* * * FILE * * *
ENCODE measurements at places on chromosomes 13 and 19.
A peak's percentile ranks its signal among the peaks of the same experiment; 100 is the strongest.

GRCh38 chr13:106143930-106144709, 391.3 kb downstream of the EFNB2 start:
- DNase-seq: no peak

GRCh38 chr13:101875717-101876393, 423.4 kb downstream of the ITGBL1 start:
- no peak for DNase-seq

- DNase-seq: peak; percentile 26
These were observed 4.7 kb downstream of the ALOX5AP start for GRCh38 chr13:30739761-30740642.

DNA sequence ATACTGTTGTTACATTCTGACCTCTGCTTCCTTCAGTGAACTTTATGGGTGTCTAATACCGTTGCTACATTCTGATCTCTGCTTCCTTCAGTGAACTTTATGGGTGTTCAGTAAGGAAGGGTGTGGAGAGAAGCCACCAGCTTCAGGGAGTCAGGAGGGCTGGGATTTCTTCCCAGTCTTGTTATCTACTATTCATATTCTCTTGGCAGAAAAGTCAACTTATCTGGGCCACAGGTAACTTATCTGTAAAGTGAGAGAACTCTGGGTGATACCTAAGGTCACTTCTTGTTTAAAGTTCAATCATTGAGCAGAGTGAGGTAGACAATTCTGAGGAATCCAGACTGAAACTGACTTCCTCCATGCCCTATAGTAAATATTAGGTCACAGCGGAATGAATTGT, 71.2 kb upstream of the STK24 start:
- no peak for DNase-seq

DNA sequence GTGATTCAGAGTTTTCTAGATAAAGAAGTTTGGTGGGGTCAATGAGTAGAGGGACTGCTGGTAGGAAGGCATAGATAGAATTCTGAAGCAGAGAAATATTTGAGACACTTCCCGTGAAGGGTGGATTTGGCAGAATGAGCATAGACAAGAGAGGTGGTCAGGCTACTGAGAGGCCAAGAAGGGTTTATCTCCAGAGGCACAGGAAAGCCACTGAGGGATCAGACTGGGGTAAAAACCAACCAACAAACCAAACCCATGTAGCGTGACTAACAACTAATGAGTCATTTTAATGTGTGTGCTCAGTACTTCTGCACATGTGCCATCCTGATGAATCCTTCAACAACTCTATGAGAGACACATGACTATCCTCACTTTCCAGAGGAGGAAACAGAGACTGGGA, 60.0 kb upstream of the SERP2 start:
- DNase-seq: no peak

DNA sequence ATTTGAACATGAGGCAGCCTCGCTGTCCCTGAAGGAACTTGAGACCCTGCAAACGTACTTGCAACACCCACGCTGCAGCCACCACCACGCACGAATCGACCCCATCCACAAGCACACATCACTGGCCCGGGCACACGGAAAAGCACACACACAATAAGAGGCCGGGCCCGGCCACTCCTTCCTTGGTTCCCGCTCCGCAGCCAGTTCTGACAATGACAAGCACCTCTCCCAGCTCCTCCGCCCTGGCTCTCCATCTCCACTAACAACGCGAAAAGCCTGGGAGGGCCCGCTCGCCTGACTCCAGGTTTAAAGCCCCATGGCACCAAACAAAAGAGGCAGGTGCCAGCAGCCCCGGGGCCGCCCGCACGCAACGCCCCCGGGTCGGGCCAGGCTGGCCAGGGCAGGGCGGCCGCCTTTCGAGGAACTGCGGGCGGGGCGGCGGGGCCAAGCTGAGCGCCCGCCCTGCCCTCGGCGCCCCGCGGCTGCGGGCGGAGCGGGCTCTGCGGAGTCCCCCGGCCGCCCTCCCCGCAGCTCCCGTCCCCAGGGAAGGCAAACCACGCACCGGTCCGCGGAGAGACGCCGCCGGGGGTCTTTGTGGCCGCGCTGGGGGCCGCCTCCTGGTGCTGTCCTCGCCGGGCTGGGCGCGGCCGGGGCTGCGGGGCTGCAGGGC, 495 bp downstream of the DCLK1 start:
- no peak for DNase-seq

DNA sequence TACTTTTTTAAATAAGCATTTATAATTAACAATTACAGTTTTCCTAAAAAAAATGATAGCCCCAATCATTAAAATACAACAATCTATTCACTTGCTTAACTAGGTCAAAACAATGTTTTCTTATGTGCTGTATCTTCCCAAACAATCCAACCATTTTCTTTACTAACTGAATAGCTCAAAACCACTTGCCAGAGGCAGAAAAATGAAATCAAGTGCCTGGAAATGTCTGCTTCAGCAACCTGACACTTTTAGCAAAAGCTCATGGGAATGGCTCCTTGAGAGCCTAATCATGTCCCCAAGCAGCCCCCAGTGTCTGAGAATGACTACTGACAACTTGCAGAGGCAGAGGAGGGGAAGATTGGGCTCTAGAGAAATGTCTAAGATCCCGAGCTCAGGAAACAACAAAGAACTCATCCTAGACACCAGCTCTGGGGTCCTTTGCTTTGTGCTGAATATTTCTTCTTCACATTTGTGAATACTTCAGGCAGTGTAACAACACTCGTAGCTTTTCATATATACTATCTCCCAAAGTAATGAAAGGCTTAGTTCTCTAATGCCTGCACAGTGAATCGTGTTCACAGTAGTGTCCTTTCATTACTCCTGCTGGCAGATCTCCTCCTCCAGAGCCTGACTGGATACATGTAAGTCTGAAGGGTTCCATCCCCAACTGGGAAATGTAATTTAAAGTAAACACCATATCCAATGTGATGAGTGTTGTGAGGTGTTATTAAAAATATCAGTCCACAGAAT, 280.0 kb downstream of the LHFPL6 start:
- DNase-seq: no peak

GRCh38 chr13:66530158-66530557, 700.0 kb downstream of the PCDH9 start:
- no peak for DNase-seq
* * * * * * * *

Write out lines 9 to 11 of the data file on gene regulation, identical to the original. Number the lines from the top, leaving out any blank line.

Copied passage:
DNA sequence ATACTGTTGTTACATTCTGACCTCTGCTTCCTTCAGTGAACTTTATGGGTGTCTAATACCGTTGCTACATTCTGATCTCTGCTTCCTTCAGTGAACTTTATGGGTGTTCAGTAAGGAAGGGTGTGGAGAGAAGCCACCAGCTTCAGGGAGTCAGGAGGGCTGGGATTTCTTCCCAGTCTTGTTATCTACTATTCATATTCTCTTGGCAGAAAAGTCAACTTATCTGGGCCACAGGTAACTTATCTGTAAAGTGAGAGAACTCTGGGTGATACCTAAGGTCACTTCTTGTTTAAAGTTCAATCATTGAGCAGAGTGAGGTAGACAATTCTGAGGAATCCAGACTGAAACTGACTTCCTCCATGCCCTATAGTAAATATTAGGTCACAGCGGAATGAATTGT, 71.2 kb upstream of the STK24 start:
- no peak for DNase-seq

DNA sequence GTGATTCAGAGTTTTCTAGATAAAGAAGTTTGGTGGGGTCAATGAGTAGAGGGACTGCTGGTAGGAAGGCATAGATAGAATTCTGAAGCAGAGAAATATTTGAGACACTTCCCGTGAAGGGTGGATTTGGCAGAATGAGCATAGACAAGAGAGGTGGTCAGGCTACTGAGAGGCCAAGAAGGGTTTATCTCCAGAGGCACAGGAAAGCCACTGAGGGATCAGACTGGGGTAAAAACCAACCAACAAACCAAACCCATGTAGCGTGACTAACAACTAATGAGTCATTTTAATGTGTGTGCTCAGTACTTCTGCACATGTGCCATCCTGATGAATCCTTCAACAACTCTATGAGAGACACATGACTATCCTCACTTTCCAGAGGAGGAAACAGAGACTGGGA, 60.0 kb upstream of the SERP2 start: